For the entirety of Donald Trump’s presidential administration, I have been afraid and angry. Afraid that protections afforded to marginalized people in past years would be reversed by Congress or the President himself, afraid of waking up to more disheartening and disgusting news, and angry that we as a nation allowed a racist, anti-LGBTQ, misogynistic, lying demagogue to lead our country, with the help of many members of Congress who stood by his side.
My only hope was that with enough hard work from nonprofits and individual people around the country, we could give Trump the boot and elect a new administration that cared for people besides themselves, and I daresay that we did just that. In the past few years, we have endured deep anxiety, grief, fear, and despair, but we were able to effectively transform that pain into action by electing Joe Biden and Kamala Harris to lead our country for the next four years.
Thanks to hard work and strategic grassroots organizing that took place in every state across the country, Democrats now have control of the White House and both the Senate and House for the first time in ten years. The Biden-Harris Administration is shaping up to be one of the most diverse presidential administrations on record, with likely approval of our first openly gay Cabinet member, Pete Buttigieg; our first Indigenous Secretary of the Interior, Deb Haaland; our first Black and South Asian-American Vice President (and the first woman! How has it taken us this long?); our first transgender national official to be confirmed by the Senate. Many other new roles will be held by people that look more like the people of the United States than any previous administration.
We have fought long and hard to get here, and now, our work is long from over. The urge to become complacent has tugged at me with the promise of a more queer- and POC-friendly administration but as we have learned repeatedly through history, the promise of progressive policies will not be realized without our continued pressure and engagement. Being a queer person was dangerous during the Trump Administration, and it will continue to be dangerous during the Biden-Harris Administration, especially in the South. Already, the legislature in South Carolina, where I live, has advanced an anti-abortion bill, and anti-transgender bills are pending in Alabama, South Carolina, Kentucky, and Mississippi, among others. Other similarly challenging legislation is likely to manifest in the coming months and years at the state level.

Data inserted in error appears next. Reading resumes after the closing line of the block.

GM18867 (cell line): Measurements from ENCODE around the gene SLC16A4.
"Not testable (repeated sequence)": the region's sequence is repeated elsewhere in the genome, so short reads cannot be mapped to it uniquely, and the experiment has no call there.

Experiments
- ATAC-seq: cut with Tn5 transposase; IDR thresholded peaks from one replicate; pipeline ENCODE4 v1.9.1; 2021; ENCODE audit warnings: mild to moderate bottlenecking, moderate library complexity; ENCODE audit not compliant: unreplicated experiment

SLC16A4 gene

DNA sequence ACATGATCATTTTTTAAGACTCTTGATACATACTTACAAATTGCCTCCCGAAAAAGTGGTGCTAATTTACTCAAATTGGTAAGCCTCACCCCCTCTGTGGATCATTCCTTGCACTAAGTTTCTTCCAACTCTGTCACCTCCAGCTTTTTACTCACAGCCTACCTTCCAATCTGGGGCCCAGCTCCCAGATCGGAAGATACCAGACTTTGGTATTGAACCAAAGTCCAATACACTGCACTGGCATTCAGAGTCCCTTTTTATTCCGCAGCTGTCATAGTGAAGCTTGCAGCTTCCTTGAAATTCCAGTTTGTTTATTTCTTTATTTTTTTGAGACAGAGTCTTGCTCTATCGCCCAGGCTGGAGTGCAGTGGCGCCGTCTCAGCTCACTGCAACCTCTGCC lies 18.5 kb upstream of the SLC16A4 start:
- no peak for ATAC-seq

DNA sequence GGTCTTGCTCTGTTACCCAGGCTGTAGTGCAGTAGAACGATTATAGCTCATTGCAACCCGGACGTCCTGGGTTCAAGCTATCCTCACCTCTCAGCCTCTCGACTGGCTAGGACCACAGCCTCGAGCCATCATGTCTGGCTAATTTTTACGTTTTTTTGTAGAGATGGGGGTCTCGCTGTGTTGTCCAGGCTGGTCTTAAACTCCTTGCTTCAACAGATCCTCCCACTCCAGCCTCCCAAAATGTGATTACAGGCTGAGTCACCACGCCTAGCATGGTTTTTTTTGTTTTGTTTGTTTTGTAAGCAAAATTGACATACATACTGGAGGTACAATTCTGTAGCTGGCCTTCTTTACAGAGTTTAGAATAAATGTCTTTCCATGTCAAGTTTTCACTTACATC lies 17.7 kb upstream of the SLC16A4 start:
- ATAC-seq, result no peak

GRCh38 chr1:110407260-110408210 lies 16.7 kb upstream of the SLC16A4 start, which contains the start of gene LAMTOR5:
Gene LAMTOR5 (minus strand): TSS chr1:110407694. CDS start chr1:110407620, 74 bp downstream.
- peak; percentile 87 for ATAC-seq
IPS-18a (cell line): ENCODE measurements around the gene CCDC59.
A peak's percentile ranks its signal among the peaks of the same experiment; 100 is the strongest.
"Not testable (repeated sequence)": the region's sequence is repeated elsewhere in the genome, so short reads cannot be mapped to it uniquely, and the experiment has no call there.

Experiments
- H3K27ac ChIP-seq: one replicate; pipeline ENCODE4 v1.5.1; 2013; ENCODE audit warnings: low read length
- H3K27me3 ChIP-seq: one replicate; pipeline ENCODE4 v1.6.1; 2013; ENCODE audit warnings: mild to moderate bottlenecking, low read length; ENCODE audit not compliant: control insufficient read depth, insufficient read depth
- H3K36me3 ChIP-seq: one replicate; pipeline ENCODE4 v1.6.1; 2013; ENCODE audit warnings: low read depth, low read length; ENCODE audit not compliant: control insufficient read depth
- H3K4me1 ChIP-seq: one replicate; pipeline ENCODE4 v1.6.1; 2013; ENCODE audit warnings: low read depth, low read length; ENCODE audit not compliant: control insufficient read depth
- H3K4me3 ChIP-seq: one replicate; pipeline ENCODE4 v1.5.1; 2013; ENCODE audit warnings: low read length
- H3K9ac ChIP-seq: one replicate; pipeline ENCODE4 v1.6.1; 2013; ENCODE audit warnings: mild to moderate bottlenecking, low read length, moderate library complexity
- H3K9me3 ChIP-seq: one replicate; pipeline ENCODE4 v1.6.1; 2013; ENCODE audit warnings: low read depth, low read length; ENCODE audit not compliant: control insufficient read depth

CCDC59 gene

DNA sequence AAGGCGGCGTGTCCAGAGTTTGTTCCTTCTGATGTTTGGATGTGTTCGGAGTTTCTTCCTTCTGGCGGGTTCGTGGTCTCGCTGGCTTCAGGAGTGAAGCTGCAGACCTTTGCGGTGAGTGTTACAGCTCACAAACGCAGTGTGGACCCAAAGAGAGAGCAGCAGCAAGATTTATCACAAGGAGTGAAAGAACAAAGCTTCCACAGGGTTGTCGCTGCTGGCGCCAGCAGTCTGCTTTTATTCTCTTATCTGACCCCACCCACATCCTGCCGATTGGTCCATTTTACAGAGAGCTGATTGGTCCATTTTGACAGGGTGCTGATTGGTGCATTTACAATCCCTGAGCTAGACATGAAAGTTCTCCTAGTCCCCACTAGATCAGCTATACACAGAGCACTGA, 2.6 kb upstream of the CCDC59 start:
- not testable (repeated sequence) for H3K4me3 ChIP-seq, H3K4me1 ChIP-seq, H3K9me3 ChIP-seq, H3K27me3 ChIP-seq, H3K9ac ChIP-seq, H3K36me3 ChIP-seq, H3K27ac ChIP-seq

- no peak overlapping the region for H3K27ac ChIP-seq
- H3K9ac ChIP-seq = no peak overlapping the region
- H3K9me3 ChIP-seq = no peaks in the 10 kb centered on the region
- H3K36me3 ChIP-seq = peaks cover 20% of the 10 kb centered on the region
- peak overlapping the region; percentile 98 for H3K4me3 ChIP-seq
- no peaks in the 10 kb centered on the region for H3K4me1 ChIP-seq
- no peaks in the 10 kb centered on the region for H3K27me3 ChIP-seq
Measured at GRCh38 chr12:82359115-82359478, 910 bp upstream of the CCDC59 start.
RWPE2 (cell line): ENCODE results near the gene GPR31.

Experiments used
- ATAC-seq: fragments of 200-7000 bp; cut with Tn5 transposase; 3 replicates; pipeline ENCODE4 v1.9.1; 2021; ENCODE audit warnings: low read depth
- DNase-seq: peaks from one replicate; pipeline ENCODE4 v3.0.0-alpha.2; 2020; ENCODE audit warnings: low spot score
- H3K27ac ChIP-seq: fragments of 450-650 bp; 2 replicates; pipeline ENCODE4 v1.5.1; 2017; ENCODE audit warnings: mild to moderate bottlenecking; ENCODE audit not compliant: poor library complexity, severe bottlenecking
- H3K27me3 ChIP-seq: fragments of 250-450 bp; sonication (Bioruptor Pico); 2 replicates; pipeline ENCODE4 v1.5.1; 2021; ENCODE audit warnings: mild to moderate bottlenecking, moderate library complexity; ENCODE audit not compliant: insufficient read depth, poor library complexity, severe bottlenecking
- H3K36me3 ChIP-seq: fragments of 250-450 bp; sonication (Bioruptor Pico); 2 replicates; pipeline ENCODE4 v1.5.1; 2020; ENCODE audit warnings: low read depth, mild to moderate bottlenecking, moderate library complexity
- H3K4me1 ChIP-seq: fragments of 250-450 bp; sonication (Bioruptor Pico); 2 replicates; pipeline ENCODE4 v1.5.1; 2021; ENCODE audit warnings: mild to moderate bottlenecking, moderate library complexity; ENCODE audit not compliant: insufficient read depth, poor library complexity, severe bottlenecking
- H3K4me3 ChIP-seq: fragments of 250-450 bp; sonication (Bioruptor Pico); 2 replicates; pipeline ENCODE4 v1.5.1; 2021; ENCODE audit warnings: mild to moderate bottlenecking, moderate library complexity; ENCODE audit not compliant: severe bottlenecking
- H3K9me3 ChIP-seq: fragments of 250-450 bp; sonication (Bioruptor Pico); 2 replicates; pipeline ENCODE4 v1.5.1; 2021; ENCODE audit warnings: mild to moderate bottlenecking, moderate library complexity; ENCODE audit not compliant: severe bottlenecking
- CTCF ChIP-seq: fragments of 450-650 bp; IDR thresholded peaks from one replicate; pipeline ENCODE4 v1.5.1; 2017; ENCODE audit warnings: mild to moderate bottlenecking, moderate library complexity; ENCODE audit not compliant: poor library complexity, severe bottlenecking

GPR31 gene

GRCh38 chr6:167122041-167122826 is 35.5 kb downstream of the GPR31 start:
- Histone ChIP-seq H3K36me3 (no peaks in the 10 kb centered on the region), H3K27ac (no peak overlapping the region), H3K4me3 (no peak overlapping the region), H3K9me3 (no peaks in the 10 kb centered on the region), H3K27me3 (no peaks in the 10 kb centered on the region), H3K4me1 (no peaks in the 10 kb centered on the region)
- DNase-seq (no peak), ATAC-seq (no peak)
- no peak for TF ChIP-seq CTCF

Democracy means continuing to participate even after elections, and it means paying attention to policies being introduced at the local, state, and federal level. – Eli Bundy
Now is a chance to celebrate. We should endeavor to find hope in the many firsts of this administration. I am really looking forward to not being afraid to check the news for fear of a new bill in Congress or an executive order that could endanger our lives and collective well-being, and I am cautiously hopeful for improved policy on immigration, the climate crisis, protections for LGBTQ+ people, systems of racial oppression, and healthcare during the Biden-Harris Administration.
While the past few months (and years) have been intensely frustrating and even painful, we are now witnessing democracy prevail before our eyes. Campaigning, donating, organizing, volunteering, and voting are key components of democracy that we exercised to get here, and we cannot forget them now that a new president works in the Oval Office. Democracy means continuing to participate even after elections, and it means paying attention to policies being introduced at the local, state, and federal level.
Let’s all take a chance to celebrate and breathe a collective sigh of relief, and then let’s get back to work to fight for a more equitable and just world for all of us.